—Tracy Sweeney’s Rain in Moonlight (oil on wood)
The rain strings a gloomy tune
for the line dance of trees,
the sky beats its heart drum
to silence the croaking frogs,
the moon veils her face
behind fleeting clouds.
This is a shadowscape
of white birches swaying,
rustling and shimmering
for a chromesthesia
of what they are or are not.
Looking back at my life
in the Mississippi Delta,
I see those thirty years
have grown into a grove
The longer you stay,
the less you see clearly
whether your life is
an oil painting or a woodblock
with no neutral colors.
—William Dunlap’s Walker Hound and Allegory
After typing the poem,
I unleash my mind
for a walk down the boulevard.
It ambles lightheartedly,
tail wagging. Now and then
it sniffs at the warm light
cast by the receding sun
as if it’s a bone it wants to bite.
After it gets to the Tallahatchie Bridge
and barks like a farewell bell
to the last twilight
dimming behind dark clouds,
it turns back to trot
homeward like a tap dancer.
As evening rolls out its black luster,
lights come up all at once,
changing the boulevard
into a lighted runway.
Days in London
A found poem after H.D.’s End of Torment
Ezra Pound rushes to Oxford Circus where Hilda
rents a room and blares, “I as your nearest male relation…”
Then he hails a taxi and pushes her in. On their way
to Victoria Station, Pound pounds his verdict
with his cane: “You cannot travel with that couple.”
On the platform, the man hands back the check
made out by Hilda for her travel. Her apology
a plane leaf drifting on wind. Pound stares
like a threshold guardian until the train pulls out.
One day Pound hurtles into St. Faith’s Hospital,
stomping restlessly and waving his ebony cane
like a baton while icy words clink out of his mouth:
“My only criticism is that this is not my child.”
Tight-lipped, Hilda turns her back on his torment.
When Ezra Was a Freshman
A found poem after H.D.’s End of Torment
He wore lurid, bright
socks ruled out for freshmen and
sophomores threw him
in the lily pond
and nicknamed him Lily Pound.
He often wrote me
a sonnet per day,
bound in a parchment folder.
He also read them
in a voice that was
so passionate, but to me
so painful because
his reading was like
the humming of a chainsaw.
He was not a good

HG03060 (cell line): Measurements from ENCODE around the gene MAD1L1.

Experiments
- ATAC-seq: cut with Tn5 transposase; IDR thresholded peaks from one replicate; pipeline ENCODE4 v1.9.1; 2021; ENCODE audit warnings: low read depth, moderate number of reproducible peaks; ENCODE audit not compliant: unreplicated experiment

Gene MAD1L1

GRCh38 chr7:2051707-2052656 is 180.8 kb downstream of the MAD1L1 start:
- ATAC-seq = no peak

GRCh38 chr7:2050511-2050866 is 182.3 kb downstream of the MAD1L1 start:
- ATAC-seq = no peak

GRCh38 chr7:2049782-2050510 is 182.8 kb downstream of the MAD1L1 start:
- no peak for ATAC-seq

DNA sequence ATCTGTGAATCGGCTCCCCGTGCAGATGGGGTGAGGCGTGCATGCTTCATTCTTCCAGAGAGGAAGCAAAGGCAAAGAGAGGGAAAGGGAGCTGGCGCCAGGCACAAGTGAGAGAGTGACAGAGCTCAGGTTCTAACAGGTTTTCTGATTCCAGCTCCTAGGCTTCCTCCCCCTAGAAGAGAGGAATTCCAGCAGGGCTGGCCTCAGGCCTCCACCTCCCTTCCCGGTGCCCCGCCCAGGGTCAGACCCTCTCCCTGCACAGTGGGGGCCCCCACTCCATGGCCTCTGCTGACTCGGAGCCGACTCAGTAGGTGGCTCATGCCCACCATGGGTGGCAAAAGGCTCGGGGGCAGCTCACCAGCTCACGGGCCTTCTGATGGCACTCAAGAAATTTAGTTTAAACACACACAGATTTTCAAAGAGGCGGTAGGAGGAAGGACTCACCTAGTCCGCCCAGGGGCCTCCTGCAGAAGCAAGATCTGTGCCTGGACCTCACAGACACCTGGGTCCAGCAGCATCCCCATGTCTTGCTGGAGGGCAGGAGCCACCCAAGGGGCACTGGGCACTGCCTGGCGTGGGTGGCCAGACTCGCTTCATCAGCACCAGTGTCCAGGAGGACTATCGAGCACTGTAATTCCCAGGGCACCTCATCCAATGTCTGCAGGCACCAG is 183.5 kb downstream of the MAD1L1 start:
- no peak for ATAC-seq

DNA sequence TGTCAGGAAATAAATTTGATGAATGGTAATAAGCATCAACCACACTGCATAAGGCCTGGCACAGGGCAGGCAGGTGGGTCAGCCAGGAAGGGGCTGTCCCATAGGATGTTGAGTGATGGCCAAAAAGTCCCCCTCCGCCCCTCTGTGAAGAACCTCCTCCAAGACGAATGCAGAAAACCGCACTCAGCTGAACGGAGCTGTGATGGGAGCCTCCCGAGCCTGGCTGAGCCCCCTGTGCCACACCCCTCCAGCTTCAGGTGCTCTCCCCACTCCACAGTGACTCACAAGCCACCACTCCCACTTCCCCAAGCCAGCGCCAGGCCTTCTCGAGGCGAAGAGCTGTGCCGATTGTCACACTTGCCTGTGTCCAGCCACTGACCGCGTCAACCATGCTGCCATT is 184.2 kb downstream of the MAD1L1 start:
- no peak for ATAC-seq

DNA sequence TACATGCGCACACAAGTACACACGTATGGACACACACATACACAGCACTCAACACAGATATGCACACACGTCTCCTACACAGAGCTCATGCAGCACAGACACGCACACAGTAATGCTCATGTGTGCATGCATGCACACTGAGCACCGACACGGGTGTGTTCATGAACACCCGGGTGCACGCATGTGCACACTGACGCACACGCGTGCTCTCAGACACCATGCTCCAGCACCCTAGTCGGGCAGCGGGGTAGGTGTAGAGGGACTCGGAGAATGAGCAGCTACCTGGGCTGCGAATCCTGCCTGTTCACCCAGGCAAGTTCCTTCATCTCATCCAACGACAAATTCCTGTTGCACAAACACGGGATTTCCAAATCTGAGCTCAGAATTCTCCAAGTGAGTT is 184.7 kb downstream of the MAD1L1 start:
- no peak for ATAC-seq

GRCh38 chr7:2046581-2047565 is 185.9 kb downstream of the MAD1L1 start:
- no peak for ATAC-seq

dancer with no ear
for music. His clumsy steps
made us both suffer.
The Story Behind Ulysses
Found sonnets after Sylvia Beach’s Shakespeare and Company
In the summer of 1920, at André Spire’s party,
Sylvia roamed into a room lined with books
to find herself shaking hands with James Joyce.
He came to Paris on Ezra Pound’s advice.
Sylvia started to talk about her bookshop
Shakespeare and Company when a dog’s
bark across the street surprised Joyce.
Bitten by a dog on the chin at five, Joyce
had been afraid of dogs. He grew a goatee
to hide the scar. The next day, he paid
a visit to Sylvia. Seated in the armchair,
he whined about his three urgent needs:
finding a roof for his family, feeding them,
and finishing Ulysses he’d been working on.
Another day, Joyce appeared again, droning
on and on that his novel would never come out.
Sylvia offered her hand. She decided to print
a sales sheet to announce that Shakespeare & Co
would publish Ulysses in the fall of 1921.
Subscriptions flocked in. Some French friends
said in an amusing way that Ulysses
would enlarge their English vocabulary.
Gide rushed in to order a copy to show his
support of the cause of free expression.
Hemingway ordered a few copies. Pound
put on her table a subscription from Yeats.
But Bernard Shaw replied that Joyce was a
“barbarian beglamoured by the excitements …”
Around the time, Joyce struggled to make ends
meet, so the money flew from the bookshop’s
cashbox to his empty pockets as if they must
be filled. On February 1, 1921, the printer’s
telegram required Sylvia to meet the express
from Dijon next morning at 7. She waited
and paced back and forth on the platform.
Her heart chugged when the train arrived.
The conductor got off with a parcel for her.
Sylvia went all the way to Joyce’s place,
putting in his hands the very first copy
of Ulysses, a surprise gift on his birthday.
The cover was in Greek blue, and the title
and Joyce’s name were in white letters.
When all the copies arrived, to Joyce’s dismay,
some were in white jackets and looked like
lackeys. Copies sent to American subscribers
were confiscated at the port in New York.
Joyce stopped seeing Sylvia for a while in 1931,
but almost every day a friend of his showed up
to urge her to relinquish the claims to Ulysses:
“You’re standing in the way of Joyce’s interests.”
His words shocked her. As soon as he left,
Sylvia gave Joyce a call, speaking to him
in a firm voice that he was free to dispose of
Ulysses in whatever way that suited him.
Then she hung up with a sneer: “The baby
belongs to its mother, not to the midwife…”
Jianqing Zheng is the author of The Dog Years of Reeducation (Madville Publishing, 2023), A Way of Looking, which won the 2019 Gerald Cable Book Award, and Delta Sun (haiku and photographs). His newest chapbook is Just Looking: Haiku Sequences about the Mississippi Delta. His poetry has recently appeared in Drifting Sands Haibun, Hawaii Pacific Review, and Mississippi Review.